In fact, we couldn’t even get onto the fields until April last year, setting our planting and harvesting schedules back. Or more accurately, we couldn’t start working the fields responsibly: laying a heavy tractor on muddy fields compacts the soil, squeezing out the oxygen that micro-organisms need to feed the plant and that plants need for a healthy immune system. You can’t have healthy produce without healthy soil, so despite the delays it would cause, we knew we’d want to wait out the mud and do things right. I’m glad we did, but it sure made us long for typical Oregon winters!

Like this year, which by comparison, has been mild and relatively dry. Yes, we had a little snow a last month, and for sure, the low snow pack may come back to haunt Oregon agriculture later, but for now, it makes harvesting easier.

…And we’re already out there planting for summer: Sugar snap peas, fava beans, delicate spring greens like spinach and lettuce. The greenhouse is full of baby plants and the drier weather means we’ll be planting our red tropea onions, spring carrots and early potatoes ahead of schedule! We’re definitely glad to have less mud, and happier plants than we did last year.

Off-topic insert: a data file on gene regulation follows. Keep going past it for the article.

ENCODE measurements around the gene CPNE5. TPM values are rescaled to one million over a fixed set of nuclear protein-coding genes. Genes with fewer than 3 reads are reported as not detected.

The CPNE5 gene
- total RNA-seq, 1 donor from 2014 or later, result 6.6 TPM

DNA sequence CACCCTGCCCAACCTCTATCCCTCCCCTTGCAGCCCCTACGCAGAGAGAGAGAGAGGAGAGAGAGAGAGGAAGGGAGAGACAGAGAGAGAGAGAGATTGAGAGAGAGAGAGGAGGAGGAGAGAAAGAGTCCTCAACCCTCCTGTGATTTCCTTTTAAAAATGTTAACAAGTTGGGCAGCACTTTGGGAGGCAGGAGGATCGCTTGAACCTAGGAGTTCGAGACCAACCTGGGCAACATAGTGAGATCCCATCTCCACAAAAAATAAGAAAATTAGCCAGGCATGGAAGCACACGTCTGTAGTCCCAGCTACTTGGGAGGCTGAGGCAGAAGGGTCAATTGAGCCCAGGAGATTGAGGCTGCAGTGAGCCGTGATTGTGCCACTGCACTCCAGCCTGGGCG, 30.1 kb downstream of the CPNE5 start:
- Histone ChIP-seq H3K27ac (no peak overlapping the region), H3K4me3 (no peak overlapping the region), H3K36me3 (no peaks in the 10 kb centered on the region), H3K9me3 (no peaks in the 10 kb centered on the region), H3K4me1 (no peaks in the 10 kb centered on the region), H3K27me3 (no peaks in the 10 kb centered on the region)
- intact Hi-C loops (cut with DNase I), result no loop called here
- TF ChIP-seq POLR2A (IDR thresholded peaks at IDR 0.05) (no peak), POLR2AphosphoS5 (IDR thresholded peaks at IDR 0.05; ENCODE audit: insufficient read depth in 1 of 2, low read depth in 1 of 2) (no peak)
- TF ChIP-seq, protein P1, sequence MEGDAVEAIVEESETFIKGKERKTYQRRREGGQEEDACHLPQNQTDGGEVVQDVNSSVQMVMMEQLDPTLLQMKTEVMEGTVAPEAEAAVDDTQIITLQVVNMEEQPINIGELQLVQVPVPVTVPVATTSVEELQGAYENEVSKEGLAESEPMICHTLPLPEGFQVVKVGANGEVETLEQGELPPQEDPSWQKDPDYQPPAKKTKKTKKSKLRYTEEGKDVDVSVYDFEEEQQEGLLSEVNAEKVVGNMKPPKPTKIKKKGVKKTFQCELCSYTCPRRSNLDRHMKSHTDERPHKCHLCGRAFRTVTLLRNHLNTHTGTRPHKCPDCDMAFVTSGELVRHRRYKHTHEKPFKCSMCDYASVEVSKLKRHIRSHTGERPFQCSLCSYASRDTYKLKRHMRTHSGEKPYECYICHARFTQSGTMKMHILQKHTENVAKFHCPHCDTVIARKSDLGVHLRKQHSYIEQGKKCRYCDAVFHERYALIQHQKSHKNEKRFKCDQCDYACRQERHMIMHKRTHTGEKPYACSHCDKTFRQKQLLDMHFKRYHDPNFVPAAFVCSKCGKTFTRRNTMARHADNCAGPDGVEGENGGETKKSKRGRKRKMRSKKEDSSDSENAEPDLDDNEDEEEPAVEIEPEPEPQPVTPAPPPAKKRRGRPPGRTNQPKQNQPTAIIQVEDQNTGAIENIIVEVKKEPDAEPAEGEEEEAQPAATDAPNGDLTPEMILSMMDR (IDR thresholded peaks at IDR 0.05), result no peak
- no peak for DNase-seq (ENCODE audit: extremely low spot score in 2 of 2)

Meanwhile, I’ve finished the garlic. The sun pops out and warms my smiling face – and I aim the horses and the cultivator down the edge of the next field. What will this beautiful corner of the planet offer up next?

Let’s find out!

In Your Share (April 2nd, 2018)

Posted by Laura

We’re excited about overwintering cauliflower!! It has been a great season for this challenging crop. We planted last summer, they didn’t freeze over the winter, and this mild spring has made for beautiful little – and soon to be large – heads of creamy white cauliflower goodness : )

Between the cauliflower we also have an incredible stand of interseeded triticale/vetch cover crop. This was part of a super successful cover crop trial done in partnership with OSU and it it providing weed suppression, fertility, and keeping our soil biology healthy & happy through the winter. If you are as excited about cover crop as we are, you are welcome to join us this coming Monday April 9th for a Cover Crop Field Day. See below for more info.